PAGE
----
With summer wildfire season looming, a new study involving University of Guelph researchers has found that more frequent and severe fires in southern boreal forests of Canada under a warming climate are releasing large amounts of carbon into the atmosphere.
The study is one of the first to look at landscape and vegetation factors that drive fire dynamics in the southern boreal forest, and the first to compare wildfire activity and carbon release in southern and northern boreal regions, said lead author Catherine Dieleman, a research associate in the Department of Integrative Biology.
Although wildfire researchers have focused on more northerly blazes in the Northwest Territories and Alaska, fires in the southern boreal release plenty of atmospheric carbon and may hint at what’s in store for more frequent and intense burning under climate warming in the northern boreal forest, she said.
Published in Global Change Biology, the study was co-authored by researchers at U of G and the University of Saskatchewan as well as scientists in the United States and the Netherlands.
Researchers worry that more intense and frequent fires – along with timber harvesting – could turn boreal regions from carbon sinks to carbon sources, further exacerbating the effects of climate change.
“Mega wildfires in the southern boreal can release impressive amounts of carbon,” said Dieleman.
In Saskatchewan’s mega wildfire season of 2015, about 36 million metric tonnes of carbon were emitted, or about 112 million tonnes of CO2. With some 1.4 million hectares burnt, it was the province’s third-largest fire season on record, said Dieleman.
In 2016, the researchers measured carbon stocks and losses, tree ages and species, and geophysical features in the southern boreal forest of central Saskatchewan. They then looked at how those factors related to fire-carbon conditions.
More frequent wildfires change the structure of forests, leading to younger stands of trees on average. The researchers found that almost three-quarters of the southern boreal stands – dominated by black spruce and jack pine, with aspen and birch – are 70 years old or younger.
Northern boreal stands are typically one to two centuries old and hold much greater carbon stocks. Sprawling across North America and northern Eurasia, the boreal forest has historically been an important carbon reservoir.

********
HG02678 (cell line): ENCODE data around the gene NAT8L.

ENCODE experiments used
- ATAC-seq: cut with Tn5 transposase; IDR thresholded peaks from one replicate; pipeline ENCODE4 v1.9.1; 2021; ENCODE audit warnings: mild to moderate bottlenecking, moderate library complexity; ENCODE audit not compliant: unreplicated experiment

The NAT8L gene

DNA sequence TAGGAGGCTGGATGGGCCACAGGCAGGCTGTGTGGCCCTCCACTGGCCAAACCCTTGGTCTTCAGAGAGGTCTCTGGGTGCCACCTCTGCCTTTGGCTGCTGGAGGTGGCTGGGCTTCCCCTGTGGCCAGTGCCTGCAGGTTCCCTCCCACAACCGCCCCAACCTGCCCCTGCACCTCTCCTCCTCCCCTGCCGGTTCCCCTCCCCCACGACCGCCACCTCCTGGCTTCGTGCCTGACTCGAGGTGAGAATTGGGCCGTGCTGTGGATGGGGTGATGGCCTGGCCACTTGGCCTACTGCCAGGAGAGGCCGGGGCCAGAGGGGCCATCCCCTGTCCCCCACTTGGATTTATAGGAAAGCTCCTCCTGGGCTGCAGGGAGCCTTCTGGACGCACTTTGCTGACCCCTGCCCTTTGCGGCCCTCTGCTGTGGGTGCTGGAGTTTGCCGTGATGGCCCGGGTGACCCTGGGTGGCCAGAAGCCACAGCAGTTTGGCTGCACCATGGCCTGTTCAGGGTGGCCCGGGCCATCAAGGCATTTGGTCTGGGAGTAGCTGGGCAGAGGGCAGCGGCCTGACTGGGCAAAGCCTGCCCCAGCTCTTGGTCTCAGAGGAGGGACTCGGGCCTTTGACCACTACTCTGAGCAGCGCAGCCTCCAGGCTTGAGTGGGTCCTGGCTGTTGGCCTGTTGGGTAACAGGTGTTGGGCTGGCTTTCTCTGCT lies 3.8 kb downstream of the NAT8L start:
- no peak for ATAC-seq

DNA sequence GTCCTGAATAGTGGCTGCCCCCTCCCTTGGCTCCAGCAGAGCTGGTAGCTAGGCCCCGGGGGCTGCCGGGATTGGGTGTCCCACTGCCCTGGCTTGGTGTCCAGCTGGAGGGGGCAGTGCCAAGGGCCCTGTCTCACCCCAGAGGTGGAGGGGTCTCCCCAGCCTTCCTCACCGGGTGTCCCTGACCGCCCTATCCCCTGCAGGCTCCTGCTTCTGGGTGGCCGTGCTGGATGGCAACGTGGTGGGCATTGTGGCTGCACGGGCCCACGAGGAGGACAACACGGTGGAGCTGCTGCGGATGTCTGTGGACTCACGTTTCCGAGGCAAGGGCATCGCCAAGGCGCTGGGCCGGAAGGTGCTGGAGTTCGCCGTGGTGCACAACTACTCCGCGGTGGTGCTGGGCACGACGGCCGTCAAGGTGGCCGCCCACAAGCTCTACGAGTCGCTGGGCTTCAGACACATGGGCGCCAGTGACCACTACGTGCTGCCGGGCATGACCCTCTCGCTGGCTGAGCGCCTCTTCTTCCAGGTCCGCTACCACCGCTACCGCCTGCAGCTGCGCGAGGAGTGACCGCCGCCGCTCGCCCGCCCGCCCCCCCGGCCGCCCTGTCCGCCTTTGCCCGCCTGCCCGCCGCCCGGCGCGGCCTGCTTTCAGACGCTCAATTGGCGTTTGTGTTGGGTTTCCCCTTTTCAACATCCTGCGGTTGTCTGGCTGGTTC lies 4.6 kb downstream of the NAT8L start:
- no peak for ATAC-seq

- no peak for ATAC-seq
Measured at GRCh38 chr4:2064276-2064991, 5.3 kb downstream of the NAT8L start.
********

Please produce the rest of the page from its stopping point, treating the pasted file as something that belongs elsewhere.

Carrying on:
Climate change is driving increases in the intensity, extent and frequency of fires, with deeper burning and higher combustion rates. In the northern boreal, more frequent fires under climate change are leading to higher carbon emissions to the atmosphere.
Fires and harvesting – both increasing in the boreal region – change the forest structure, including kinds of species and ages of stands.
With less fuel accumulating between more frequent fires, younger stands generally harbour and emit less carbon during blazes. That pattern may eventually show up farther north, said Dieleman.
“Our study adds to a growing number of studies over the past decade indicating that the northern boreal is at high risk of losing its capacity to store as much carbon in the coming decades with a shift in fire intensity and frequency,” she said. “If the southern boreal analogue comes to fruition, it could indicate a dramatic shift in stand structure and a notable decline in carbon storage in the northern boreal.”
The study also looked at harvested sites that were regenerating before being engulfed by wildfires. Those sites often recover faster than normal and emit more carbon when they burn, said Dieleman.
She said managers need to understand the long-term effects of land use practices like harvesting in the boreal forest, particularly if they aim to mimic the carbon cycles of more naturalized systems.
“The high frequency burns and more intensive timber industry of the southern boreal provide a potential blueprint for the future of more northern stands in the coming decades. By comparing the two regions, we can understand how northern boreal forests may change and how that will affect carbon storage.”
The study was funded by the Natural Sciences and Engineering Research Council and the U.S. National Aeronautics and Space Administration’s Arctic Boreal Vulnerability Experiment.